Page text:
During my 38 years of working in the Worcester Probate and Family Court, I witnessed some extraordinary things. Spending a lot of time in the courtroom, I watched as people went through some pretty weighty events in their lives – negotiating a divorce settlement, contesting a will, modifying a custody agreement, adopting a child.
Some days, I got to see people at their best. But many times, I saw them at their worst. I looked on as couples who had once planned a whole lifetime together became barely able to sit in the same room with one another. I encountered siblings who had spent their childhoods growing up in the same house develop into strangers who couldn’t even look at, never mind speak to each other.
Oddly enough, many of those people or others like them, began the litigation process being civil to one another. Yes, I met plenty of brothers and sisters who started out genuinely okay with the fact that they needed to iron out a few details about a parent’s estate. And I certainly interacted with many soon-to-be former spouses who at the start of their divorce proceedings were actually willing to calmly discuss a fair division of their assets.
Sadly, though, over the course of the litigation process, which in some cases took up to one or two years, I watched a fair number of these polite, amiable people devolve into frustrated, sometimes irrational adversaries.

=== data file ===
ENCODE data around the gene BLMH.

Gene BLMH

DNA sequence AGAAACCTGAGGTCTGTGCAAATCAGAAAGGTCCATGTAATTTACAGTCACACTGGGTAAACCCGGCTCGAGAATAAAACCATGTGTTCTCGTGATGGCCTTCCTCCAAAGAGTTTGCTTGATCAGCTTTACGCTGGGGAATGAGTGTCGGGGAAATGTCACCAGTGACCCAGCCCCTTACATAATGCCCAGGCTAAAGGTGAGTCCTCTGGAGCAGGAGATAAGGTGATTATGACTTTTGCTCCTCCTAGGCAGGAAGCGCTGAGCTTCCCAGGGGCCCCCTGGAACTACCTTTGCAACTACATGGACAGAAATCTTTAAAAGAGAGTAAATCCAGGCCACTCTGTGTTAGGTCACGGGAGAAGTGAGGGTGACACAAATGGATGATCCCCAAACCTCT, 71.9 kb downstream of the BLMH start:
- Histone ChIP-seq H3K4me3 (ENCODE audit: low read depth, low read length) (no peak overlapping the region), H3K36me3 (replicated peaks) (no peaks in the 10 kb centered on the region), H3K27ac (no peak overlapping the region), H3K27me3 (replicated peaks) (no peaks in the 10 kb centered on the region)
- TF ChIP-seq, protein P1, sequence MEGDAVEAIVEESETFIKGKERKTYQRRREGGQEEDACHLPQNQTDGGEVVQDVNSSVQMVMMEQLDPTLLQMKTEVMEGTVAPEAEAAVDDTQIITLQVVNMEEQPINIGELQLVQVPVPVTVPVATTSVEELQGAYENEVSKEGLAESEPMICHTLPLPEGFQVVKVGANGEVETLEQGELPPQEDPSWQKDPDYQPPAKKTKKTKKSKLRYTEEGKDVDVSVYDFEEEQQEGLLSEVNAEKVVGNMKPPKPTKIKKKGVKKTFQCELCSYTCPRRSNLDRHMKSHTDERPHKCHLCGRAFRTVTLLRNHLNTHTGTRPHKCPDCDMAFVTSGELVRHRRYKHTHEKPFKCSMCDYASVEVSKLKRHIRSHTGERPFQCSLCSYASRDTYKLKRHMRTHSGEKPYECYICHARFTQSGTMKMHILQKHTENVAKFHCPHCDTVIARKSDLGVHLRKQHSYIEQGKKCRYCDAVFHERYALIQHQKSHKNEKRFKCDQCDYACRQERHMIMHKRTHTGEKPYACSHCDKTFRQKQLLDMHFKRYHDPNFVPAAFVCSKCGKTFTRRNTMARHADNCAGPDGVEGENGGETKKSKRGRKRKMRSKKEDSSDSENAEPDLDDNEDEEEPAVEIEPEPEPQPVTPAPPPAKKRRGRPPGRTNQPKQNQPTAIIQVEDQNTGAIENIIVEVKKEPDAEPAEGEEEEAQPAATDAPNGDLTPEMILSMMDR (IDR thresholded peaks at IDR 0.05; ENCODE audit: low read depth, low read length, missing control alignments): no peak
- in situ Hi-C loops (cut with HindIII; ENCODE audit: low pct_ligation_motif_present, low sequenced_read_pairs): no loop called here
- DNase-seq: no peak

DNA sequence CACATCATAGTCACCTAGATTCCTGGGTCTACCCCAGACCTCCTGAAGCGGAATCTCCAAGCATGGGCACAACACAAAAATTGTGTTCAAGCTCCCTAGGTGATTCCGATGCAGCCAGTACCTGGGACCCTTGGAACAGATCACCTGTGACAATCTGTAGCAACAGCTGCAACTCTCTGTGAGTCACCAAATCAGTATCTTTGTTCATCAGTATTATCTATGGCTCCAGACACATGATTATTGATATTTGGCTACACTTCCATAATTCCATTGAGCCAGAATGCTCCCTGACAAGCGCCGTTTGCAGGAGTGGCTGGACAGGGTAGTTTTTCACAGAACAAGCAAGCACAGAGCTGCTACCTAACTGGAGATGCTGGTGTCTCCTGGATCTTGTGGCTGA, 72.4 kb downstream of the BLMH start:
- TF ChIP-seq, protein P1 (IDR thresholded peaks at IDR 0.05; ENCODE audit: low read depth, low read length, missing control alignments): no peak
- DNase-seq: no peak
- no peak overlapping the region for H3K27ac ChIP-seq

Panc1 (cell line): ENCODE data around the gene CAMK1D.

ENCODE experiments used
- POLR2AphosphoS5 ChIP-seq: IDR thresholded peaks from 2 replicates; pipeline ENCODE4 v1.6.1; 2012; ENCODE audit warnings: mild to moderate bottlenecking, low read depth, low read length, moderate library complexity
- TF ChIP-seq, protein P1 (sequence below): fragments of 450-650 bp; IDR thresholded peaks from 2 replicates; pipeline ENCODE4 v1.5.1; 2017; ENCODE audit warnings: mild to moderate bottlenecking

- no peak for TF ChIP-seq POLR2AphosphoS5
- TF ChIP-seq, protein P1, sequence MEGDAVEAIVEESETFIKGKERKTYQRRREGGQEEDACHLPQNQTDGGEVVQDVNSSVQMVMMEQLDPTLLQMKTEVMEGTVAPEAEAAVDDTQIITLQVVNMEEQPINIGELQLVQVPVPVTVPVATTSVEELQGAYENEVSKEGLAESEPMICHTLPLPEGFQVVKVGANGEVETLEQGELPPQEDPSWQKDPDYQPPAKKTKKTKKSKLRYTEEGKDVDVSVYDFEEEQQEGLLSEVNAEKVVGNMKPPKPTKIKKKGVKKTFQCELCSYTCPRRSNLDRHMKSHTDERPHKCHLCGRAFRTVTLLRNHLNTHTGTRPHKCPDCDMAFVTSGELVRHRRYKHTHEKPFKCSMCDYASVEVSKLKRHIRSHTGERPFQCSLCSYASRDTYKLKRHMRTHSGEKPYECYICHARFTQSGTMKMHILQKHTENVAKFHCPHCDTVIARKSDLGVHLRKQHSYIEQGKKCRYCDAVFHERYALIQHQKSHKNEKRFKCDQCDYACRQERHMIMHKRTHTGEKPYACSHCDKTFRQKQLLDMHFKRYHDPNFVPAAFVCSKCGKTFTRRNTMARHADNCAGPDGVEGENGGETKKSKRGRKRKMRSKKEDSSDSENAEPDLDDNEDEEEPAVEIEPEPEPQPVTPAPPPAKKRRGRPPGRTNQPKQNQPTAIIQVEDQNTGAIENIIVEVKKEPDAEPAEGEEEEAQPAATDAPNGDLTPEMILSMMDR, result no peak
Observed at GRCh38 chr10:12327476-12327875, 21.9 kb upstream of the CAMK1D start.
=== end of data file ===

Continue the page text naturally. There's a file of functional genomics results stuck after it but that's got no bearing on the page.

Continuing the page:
It didn’t take long for me to realize that, unfortunately, the system itself was in part to blame for these transformations. After frequent meetings with their attorneys and numerous court appearances at which the details of their cases were repeatedly dissected for approval, many litigants became anxiety-ridden, consumed by the process or even obsessed with “winning.”
Often, as I observed these situations, I thought about what might have happened if the parties had pursued some other course of action – one with the potential to reduce the number of attorney appointments and court hearings as well as the cost and stress that go along with them.
Dispute resolution is exactly that.
An informal process aimed at resolving probate, business or other legal issues, dispute resolution introduces a neutral legal professional – in our firm, either an attorney or a retired probate judge – who will assist the parties in coming to a private, mutual agreement that is far less time-consuming and expensive than litigation. In short, the mediator is there to help both sides define and understand each other’s position through open communication, all the while moving towards settlement.
As the program director at Why Litigate, I now get to help people do that instead of subjecting themselves and their relationships to stressful, costly legal battles. It is rewarding to guide individuals to a path that gives them more control over the outcome of some of the most important issues in their lives.